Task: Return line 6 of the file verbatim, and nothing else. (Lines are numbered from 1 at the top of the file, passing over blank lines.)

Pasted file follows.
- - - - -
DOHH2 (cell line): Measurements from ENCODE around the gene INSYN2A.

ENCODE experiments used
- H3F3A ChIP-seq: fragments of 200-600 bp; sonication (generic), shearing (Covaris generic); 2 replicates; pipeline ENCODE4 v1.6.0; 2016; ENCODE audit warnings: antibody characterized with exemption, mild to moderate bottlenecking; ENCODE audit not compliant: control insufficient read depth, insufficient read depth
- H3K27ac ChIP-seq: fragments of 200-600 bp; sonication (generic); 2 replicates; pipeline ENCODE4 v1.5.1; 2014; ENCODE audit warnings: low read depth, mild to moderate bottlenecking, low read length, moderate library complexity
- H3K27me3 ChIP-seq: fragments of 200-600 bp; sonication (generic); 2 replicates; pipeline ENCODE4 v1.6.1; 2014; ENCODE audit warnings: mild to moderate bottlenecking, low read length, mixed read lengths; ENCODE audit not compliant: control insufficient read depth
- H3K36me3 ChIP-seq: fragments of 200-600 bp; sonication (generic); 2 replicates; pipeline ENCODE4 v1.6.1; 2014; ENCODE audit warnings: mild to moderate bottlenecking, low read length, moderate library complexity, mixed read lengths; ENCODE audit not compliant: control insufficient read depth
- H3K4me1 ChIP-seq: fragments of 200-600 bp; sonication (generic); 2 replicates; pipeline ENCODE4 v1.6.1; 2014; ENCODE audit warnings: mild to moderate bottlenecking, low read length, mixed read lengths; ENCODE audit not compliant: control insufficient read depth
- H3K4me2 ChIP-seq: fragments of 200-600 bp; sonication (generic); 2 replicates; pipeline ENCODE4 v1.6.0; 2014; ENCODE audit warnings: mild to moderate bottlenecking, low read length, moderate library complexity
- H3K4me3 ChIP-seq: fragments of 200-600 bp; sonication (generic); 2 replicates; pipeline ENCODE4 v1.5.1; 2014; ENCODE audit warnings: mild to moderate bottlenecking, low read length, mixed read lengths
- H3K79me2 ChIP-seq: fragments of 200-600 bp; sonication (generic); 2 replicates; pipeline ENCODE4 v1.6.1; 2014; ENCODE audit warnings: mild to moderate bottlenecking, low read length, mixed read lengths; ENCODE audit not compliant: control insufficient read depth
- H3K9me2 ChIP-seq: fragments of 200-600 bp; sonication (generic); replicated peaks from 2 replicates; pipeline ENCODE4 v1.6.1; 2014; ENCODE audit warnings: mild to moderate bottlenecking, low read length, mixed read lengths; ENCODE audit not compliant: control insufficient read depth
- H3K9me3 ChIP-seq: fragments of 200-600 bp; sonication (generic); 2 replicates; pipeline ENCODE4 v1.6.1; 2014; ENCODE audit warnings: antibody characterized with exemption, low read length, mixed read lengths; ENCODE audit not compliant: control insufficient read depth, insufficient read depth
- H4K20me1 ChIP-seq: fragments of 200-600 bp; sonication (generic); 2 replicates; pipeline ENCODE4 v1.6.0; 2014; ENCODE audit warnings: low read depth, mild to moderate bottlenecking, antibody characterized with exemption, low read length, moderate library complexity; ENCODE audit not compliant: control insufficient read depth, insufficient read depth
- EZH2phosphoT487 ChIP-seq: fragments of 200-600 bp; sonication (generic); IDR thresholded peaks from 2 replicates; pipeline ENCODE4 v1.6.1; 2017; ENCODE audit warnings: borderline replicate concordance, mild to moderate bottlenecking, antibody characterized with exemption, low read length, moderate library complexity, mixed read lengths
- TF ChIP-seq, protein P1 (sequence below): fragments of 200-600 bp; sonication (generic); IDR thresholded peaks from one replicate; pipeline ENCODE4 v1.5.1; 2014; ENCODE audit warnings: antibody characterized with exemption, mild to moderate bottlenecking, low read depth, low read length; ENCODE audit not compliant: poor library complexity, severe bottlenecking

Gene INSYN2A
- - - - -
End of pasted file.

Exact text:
- H3K36me3 ChIP-seq: fragments of 200-600 bp; sonication (generic); 2 replicates; pipeline ENCODE4 v1.6.1; 2014; ENCODE audit warnings: mild to moderate bottlenecking, low read length, moderate library complexity, mixed read lengths; ENCODE audit not compliant: control insufficient read depth